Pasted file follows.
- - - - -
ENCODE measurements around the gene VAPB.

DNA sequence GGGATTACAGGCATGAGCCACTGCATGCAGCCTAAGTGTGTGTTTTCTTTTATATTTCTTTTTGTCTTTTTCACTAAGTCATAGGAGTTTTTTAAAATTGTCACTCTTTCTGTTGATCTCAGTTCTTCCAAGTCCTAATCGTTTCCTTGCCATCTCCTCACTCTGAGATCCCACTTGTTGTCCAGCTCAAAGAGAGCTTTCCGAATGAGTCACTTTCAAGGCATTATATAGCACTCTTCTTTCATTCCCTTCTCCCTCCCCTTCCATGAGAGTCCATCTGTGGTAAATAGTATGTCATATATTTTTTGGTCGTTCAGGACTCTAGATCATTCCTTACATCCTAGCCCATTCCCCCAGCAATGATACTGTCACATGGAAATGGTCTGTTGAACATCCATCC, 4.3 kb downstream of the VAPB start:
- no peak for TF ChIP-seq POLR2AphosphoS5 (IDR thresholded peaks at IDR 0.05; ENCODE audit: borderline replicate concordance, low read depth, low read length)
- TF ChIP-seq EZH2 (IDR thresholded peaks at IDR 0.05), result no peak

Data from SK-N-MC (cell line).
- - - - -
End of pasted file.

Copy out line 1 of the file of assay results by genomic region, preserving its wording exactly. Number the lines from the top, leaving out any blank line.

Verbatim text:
ENCODE measurements around the gene VAPB.